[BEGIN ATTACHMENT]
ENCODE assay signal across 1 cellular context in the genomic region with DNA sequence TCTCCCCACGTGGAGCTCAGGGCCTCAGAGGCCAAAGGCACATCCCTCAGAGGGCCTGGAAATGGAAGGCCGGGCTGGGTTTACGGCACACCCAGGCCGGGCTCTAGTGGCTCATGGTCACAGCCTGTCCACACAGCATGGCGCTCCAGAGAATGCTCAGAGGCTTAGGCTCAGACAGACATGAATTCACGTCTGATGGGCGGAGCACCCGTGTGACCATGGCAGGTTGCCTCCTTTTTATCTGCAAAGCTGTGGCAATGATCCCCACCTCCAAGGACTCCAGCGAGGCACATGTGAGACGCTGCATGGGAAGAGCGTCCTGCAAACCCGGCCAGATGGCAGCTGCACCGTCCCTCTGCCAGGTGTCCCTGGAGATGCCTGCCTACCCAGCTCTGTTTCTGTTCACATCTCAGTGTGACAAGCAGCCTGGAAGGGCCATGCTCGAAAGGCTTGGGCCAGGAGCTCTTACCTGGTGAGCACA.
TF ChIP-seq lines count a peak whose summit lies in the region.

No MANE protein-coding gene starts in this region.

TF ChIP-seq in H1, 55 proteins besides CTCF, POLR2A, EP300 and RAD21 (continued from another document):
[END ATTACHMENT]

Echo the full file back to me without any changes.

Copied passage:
ENCODE assay signal across 1 cellular context in the genomic region with DNA sequence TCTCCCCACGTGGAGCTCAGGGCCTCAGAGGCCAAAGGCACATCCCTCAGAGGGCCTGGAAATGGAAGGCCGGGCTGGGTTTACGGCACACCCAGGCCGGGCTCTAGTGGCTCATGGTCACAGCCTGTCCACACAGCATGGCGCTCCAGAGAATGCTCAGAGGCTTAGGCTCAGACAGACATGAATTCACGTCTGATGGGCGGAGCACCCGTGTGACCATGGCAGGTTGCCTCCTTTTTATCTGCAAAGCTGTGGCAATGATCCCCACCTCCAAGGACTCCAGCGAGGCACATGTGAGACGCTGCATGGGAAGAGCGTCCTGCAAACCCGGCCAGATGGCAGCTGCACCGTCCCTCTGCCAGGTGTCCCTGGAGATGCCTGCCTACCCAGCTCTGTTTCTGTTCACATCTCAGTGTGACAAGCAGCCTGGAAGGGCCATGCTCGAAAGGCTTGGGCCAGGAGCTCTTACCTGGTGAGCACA.
TF ChIP-seq lines count a peak whose summit lies in the region.

No MANE protein-coding gene starts in this region.

TF ChIP-seq in H1, 55 proteins besides CTCF, POLR2A, EP300 and RAD21 (continued from another document):